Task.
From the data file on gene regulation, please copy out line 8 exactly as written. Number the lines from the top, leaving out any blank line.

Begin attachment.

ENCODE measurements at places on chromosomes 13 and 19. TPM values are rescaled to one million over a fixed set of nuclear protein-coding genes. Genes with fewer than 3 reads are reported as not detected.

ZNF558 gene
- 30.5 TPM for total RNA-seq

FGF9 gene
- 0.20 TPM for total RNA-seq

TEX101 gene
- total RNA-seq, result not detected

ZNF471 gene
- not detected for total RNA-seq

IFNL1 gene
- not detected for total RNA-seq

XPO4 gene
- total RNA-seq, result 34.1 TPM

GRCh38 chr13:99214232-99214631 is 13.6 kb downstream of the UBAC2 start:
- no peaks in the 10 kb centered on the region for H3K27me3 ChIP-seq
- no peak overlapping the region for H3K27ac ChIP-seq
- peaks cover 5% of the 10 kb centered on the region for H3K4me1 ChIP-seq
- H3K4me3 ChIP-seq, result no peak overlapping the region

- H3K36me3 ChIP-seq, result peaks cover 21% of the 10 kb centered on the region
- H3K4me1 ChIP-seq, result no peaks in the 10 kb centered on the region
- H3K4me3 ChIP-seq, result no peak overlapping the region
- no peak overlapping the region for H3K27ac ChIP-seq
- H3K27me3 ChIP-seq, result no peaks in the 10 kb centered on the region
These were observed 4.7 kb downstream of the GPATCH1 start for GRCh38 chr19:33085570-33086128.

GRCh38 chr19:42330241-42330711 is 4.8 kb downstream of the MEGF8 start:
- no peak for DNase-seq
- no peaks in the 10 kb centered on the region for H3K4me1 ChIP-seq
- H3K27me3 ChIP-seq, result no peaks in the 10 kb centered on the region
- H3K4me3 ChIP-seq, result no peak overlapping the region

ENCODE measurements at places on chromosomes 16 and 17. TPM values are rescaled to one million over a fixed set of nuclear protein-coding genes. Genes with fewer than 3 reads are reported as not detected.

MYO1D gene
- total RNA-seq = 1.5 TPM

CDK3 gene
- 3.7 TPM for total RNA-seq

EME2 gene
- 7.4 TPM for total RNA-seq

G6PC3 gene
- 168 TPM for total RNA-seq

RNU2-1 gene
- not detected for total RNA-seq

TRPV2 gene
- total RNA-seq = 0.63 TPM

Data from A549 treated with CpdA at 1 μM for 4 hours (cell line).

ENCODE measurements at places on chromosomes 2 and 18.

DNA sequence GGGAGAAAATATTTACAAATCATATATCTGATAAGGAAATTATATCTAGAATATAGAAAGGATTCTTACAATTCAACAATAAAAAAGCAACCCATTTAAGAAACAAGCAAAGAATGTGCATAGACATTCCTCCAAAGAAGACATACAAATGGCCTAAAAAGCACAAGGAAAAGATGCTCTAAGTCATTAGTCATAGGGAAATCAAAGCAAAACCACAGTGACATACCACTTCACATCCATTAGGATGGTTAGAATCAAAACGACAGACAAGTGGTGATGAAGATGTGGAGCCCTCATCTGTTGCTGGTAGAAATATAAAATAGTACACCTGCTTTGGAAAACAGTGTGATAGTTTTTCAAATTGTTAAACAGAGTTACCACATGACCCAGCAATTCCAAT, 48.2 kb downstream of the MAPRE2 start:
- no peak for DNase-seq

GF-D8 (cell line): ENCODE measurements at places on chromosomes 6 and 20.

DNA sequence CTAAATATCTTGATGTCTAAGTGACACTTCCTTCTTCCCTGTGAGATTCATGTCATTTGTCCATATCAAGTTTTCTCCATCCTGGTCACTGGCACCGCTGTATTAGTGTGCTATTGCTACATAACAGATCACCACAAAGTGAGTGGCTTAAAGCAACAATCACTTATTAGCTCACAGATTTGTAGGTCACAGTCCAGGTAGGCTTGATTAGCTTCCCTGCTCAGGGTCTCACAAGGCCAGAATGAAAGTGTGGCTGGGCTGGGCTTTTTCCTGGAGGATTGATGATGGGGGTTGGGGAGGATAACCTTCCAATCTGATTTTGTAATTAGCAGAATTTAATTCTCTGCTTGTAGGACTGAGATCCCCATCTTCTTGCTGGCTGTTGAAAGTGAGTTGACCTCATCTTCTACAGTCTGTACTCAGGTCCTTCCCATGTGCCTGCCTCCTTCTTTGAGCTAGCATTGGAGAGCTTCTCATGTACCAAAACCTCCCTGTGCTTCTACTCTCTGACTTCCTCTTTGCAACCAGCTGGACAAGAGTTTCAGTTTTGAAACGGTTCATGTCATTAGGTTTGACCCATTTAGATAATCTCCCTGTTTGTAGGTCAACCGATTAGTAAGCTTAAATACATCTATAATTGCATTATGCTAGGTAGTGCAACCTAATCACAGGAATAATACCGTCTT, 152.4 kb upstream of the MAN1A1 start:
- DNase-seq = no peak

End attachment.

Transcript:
ZNF471 gene